Independent Counsel Kenneth Starr

Sex & The Starr Report:

Was the Report More Explicit than Necessary to Serve Prosecutorial Goals?



Why was the Report so Graphic?
One of the most common criticisms of the Starr Report was that it had too much sex in it--far more than necessary to serve legitimate prosecutorial goals.  Does this criticism have merit?

Without a doubt, some discussion of the sexual nature of the relationship between President Clinton and Monica Lewinsky was needed to establish that Clinton had lied in his deposition in the Paula Jones case and in his subsequent grand jury testimony.  In both instances, Clinton denied under oath that he touched Lewinsky erotically.  To expose these lies, Starr could have simply listed sexual encounters by date and place, including a brief description of the sexual content, such as "Lewinsky fellated the President" or the "President touched Lewinsky's breasts." 

The Starr Report, however, went far beyond establishing that the President lied when he denied having sexual relations with Lewinsky, and included sexual details of various encounters that suggest the Report also had as its purpose to embarrass Clinton and thus limit his effectiveness as President.  Perhaps no detail revealed in the Starr Report better illustrates this prosecutorial overkill than the decision to include a description of Clinton putting a cigar in Lewinsky's vagina, then putting it in his own mouth and saying that it "tastes good"  (3-31-96). The cigar incident would inspire countless jokes by late-night comics and greatly weakened the ability of the President to ever again be seen as "presidential."  The same good be said of the Starr  Report's  description of  the President masturbating in a sink in his bathroom, its description of Clinton taking calls from members of Congress while receiving oral sex, or its mention of a more traditional form of "phone sex" between Lewinsky and the President.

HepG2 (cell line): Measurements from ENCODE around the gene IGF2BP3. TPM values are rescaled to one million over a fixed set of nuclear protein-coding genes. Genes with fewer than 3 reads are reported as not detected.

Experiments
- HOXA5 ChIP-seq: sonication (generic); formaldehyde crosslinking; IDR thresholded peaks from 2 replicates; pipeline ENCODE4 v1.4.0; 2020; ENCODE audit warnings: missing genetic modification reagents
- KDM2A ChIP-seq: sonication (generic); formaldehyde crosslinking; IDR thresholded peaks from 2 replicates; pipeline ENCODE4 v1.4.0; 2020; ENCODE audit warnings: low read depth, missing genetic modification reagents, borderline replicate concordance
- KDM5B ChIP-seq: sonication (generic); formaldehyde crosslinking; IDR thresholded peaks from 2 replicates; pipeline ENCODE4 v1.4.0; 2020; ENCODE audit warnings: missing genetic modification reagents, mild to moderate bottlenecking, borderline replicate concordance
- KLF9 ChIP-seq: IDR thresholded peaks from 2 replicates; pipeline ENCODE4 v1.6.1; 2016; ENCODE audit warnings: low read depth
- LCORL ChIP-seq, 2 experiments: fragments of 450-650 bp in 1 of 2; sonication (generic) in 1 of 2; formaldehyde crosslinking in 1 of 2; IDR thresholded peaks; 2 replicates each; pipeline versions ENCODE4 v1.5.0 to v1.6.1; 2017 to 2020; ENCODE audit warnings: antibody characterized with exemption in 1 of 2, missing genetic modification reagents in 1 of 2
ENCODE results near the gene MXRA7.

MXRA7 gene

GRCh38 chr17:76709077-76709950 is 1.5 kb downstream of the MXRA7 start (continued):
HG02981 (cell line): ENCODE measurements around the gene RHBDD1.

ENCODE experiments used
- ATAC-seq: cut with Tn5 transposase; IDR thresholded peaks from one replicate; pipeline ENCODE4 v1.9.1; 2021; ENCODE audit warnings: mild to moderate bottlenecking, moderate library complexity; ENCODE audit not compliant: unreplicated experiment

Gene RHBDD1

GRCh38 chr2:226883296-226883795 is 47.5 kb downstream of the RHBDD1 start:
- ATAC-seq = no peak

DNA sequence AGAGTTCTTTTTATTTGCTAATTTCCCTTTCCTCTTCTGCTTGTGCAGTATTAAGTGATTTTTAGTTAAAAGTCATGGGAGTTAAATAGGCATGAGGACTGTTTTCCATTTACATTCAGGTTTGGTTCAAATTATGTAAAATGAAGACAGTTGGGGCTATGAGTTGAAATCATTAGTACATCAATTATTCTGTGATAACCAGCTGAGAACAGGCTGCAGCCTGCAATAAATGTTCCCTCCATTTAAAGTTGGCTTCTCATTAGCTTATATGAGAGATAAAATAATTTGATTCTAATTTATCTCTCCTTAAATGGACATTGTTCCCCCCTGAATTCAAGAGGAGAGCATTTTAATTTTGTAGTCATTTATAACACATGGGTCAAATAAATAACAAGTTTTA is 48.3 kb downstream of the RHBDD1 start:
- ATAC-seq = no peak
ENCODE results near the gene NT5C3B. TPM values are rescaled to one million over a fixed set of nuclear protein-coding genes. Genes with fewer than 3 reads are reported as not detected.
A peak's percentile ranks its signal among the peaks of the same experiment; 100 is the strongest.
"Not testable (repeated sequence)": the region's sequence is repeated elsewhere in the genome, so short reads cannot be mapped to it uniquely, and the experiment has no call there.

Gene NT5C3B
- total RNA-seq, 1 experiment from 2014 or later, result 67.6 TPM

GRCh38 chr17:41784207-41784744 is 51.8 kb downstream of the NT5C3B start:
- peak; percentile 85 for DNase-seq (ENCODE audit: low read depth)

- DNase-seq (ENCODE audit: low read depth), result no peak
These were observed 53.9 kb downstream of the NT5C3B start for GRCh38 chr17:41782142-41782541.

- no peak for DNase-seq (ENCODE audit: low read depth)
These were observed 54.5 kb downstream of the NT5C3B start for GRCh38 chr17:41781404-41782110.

The American people--most of them, anyway--learned far more about the President's private behavior from the Starr Report than they ever wanted to or needed to.  As Judge Richard Posner (a respected federal appeals court judge appointed by President Reagan) observed in An Affair of State: The Investigation, Impeachment, and Trial of President Clinton, the details "are a distraction to anyone who wants to understand and evaluate Clinton's Presidency or the role and function of the President in American government and society."  Posner also noted that details such as the cigar story were no doubt difficult on Clinton's family and close friends because they made it more difficult for them to "avert their eyes, as it were, from the relationship with Lewinsky."

One can only speculate on Starr's reasons for including such distracting and embarrassing details in his report.  It is conceivable that he somehow believed them critical to making his case for Clinton's guilt, but it is far more likely that he had come to detest the President and the President's  most vocal supporters, probably for the very understandable reason that he had been viciously--and at times unfairly--attacked by them.  Yet, as Judge Posner observed, "We expect better from our prosecutors;...they are not to hate their quarry."

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